The food processor that was Talladega Superspeedway chewed up and spit out more than 30 cars on Sunday. Unfortunately for Tony Gibson, his No. 41 Stewart-Haas Racing Ford driven by Kurt Busch was one of them and he ended up with a 25th-place finish. Heading into Kansas Speedway, it is back to trying to create downforce and not as much about the drag of getting the car through the air.
In Tech Talk this week, Gibson talks about the minimal amount of chassis movement that occurs at Kansas on the super smooth race surface. He also touches base on rear end shims, front end geometry and pit strategy. He also gives you a little insight into the mentality of a tire test and how they went about attacking the roval tire test at Charlotte Motor Speedway.
Mike Neff – OK, we’re coming off Talladega. We hear a lot of people clamoring for old-school racing. That was absolutely old-school Talladega with about nine cars running at the finish. You were there for most of the day, but in the end, it wasn’t quite what you wanted. How’d you see your day?
Tony Gibson – No, we had a really fast Monster Ford for sure. We showed a lot of speed off the truck, qualified fourth, had to start at the back and drove right to the front. We led some laps and ran top three or four all day. It was definitely a car to win the race with, that was for sure. We were just in the wrong place at the wrong time. We actually got hit from behind there, and we had no idea that was coming.
It is just one of those deals. It is Talladega and restrictor plate racing. You can’t really foresee that. You know it is coming but you can’t say when it is the run where you need to go to the back, or I need to do this, that or the other. It is tough to swallow when you have a car that fast. We’ve had really fast cars here throughout the playoffs and everything. We’ve just had horrible luck and pit road penalties and things that have just taken us out of everything. Our cars have been fast, and we’ve had speed. We’ll just keep working on that, and maybe our luck will turn around here and we can get a win before the end of the season.
Neff – As far as Fords at plate tracks, in looking at it this weekend, Fords have won the last seven plate races. Is it all about the body or is there more to the underside as well on those cars?
Gibson – A lot of it is Doug Yates and the engines. They’re really strong on their restrictor plate program, obviously. I think the Fords just work together better as a group. All year long we’ve had a plan with the Penske guys. We kind of practice together, we pit together and we try to get through the stages together. At the end of the race, if we can help each other we do, if not then it is everybody for themselves. We try to help one another as a manufacturer. I think that is why they are so strong is that everybody works together extremely well, on and off of the racetrack.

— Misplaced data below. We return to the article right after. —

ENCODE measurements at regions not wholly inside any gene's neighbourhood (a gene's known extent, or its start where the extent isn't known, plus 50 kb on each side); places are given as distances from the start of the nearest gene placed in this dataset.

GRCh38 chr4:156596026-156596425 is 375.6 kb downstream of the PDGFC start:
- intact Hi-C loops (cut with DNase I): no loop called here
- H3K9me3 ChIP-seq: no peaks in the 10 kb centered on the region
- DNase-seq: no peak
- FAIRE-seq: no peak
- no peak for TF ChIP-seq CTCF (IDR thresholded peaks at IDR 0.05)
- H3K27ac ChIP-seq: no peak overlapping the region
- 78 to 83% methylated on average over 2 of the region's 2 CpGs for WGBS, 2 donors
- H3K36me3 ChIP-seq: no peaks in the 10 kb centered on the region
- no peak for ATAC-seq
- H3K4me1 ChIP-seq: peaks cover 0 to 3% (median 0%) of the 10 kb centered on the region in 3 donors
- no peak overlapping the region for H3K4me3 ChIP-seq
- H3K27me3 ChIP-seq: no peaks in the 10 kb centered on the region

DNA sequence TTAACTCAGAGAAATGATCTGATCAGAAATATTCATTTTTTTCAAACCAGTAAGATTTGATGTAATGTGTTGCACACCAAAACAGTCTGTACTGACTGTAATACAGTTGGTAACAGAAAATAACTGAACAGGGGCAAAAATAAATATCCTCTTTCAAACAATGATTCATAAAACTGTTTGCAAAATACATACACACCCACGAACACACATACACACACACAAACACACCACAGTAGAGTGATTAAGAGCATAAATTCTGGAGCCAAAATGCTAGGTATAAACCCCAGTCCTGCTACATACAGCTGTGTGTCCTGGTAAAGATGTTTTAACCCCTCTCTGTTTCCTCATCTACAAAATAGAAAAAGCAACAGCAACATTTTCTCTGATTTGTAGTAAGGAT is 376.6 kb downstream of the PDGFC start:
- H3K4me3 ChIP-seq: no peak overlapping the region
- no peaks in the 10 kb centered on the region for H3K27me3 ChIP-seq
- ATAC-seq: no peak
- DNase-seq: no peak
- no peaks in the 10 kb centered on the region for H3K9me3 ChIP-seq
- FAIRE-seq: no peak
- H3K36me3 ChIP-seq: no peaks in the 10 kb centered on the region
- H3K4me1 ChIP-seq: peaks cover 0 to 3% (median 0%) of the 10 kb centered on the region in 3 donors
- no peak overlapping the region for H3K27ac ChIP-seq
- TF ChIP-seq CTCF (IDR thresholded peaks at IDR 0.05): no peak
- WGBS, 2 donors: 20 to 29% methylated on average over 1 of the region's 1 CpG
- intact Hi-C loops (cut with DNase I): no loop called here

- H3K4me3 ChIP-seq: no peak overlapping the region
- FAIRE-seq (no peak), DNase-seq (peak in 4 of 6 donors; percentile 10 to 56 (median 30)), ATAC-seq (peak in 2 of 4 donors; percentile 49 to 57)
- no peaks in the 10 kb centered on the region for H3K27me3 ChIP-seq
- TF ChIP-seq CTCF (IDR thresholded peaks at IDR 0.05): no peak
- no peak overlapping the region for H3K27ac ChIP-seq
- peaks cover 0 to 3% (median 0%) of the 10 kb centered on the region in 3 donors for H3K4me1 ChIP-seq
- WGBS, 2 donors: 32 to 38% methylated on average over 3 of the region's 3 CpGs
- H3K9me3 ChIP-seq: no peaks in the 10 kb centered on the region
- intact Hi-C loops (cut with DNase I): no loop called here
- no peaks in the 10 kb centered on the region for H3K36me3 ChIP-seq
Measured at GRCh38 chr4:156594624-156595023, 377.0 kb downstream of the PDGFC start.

Neff – Now we head off to the middle of America, in Kansas. That track is so smooth; does it afford you the opportunity to be extra aggressive with suspension travels when you get out there?
Gibson – Yeah, we’ll slam it down on the asphalt and treat it like a go-kart or an IndyCar. You still have to handle though so you can’t be too rigid on the mechanical side of things. You have to have some compliance and give in it for when the tires will burn off and get hot. It is one of those tracks where we’ll just slam it down onto the earth and see what king of raw speed we can get out of it.
Neff – During the rain delays at Charlotte I was speaking with some crew chiefs. One of them told me that, on a smooth track like Kansas or Indianapolis Motor Speedway, you’ll travel the chassis about four tenths of an inch. Is that accurate?
Gibson – Yes, that’s very accurate. It isn’t a lot at all and it will be less than that at Kansas. Places that are really smooth and flatter. Charlotte still has the big bump going into Turn 1. We have to pack our things up to get across that bump. Places like Kansas and Texas that are so smooth and don’t have the huge bumps, we can get more aggressive and travel even less than that.
Neff – With not traveling very much at all on the track at Kansas, does that change the way you attack the track with the suspension in the front of the car? Not knowing the particulars of Ackerman steering and things pertinent to that, but with the way the A-arms swing and move up and down.
Gibson – You just fine-tune your cambers. Usually the Ackerman and the toe things, that is all fed off of the tire and what the data for the tire shows you for camber curves and slip angles and things like that. It is such a small amount, from track to track, with these mile-and-a-half tracks, other than the rough ones like Atlanta and Chicago. It isn’t a whole lot different. The tire dictates a little different camber and front end settings more than the travel.